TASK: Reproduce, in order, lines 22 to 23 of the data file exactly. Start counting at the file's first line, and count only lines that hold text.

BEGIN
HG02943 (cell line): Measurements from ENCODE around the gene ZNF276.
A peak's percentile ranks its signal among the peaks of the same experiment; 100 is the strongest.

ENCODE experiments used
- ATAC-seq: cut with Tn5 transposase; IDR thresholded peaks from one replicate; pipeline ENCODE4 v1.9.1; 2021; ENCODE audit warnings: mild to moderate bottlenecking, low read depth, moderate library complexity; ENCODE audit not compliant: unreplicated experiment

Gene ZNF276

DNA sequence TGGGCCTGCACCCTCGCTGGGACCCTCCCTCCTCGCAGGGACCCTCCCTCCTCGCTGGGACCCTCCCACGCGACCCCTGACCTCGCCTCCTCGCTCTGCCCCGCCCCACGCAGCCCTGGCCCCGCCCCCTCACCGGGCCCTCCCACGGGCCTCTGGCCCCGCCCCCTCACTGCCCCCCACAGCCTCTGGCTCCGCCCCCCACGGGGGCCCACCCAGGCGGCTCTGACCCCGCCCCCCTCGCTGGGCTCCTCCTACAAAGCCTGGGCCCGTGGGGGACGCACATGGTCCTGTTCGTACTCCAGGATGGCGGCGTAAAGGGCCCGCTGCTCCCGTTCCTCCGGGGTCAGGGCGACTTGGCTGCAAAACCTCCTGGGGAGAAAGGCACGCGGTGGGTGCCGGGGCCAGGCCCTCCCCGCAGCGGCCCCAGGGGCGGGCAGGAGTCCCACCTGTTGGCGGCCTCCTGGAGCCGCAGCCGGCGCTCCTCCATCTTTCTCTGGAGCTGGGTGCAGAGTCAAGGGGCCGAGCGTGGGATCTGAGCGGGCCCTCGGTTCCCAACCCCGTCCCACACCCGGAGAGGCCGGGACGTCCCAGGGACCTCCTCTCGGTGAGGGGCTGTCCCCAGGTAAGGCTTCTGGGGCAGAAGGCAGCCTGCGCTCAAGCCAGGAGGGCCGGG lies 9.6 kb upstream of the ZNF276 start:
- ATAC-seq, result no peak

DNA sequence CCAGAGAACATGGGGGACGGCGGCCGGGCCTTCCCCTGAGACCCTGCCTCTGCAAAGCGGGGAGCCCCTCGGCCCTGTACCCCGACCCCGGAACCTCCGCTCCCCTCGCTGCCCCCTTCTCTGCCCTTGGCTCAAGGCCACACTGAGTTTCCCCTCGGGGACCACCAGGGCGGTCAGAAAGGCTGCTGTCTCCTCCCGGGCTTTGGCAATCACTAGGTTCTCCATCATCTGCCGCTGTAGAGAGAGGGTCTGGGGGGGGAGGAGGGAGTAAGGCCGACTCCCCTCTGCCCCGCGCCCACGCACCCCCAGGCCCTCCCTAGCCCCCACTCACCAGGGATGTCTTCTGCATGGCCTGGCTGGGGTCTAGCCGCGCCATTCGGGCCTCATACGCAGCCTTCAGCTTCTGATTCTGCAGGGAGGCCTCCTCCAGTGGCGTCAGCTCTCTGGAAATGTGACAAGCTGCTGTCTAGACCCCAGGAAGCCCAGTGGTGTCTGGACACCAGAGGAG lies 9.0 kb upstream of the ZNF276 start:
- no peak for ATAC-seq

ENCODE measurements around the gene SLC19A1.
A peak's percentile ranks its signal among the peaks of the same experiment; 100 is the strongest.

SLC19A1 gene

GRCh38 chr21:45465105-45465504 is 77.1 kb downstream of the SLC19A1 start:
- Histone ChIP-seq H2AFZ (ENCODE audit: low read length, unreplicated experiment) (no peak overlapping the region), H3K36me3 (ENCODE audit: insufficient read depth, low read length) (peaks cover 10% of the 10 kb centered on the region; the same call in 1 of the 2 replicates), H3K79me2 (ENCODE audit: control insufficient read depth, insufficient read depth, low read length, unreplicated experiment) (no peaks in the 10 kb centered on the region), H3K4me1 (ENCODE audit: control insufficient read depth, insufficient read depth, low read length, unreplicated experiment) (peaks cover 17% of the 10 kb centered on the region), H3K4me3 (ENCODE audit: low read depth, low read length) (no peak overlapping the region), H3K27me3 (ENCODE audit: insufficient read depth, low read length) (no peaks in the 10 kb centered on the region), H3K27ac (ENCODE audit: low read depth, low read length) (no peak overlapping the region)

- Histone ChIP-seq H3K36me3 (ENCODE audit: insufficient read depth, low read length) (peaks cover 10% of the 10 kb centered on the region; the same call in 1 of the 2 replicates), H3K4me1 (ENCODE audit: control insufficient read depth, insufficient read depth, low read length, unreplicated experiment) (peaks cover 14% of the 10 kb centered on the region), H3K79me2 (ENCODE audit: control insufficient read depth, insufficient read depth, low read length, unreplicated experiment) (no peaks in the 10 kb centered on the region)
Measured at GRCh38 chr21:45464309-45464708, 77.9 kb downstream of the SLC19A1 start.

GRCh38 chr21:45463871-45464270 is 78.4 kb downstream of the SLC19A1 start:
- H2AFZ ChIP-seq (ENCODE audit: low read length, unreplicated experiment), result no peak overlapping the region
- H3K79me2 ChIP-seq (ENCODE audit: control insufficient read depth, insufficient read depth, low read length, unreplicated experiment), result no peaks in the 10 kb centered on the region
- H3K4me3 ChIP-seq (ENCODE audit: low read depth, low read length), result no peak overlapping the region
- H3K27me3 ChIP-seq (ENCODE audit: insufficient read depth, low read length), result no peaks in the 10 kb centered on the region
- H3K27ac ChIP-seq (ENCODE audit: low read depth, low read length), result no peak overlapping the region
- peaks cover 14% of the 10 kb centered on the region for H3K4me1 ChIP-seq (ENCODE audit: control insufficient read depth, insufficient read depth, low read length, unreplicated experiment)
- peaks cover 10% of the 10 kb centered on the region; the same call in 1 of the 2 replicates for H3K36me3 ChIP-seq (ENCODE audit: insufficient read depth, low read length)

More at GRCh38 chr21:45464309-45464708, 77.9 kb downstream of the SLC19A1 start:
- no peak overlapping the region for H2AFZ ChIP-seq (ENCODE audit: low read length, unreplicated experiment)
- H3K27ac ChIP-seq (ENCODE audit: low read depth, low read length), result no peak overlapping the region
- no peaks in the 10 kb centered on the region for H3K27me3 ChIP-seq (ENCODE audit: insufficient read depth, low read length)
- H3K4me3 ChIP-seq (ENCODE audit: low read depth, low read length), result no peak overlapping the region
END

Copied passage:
- H3K27ac ChIP-seq (ENCODE audit: low read depth, low read length), result no peak overlapping the region
- peaks cover 14% of the 10 kb centered on the region for H3K4me1 ChIP-seq (ENCODE audit: control insufficient read depth, insufficient read depth, low read length, unreplicated experiment)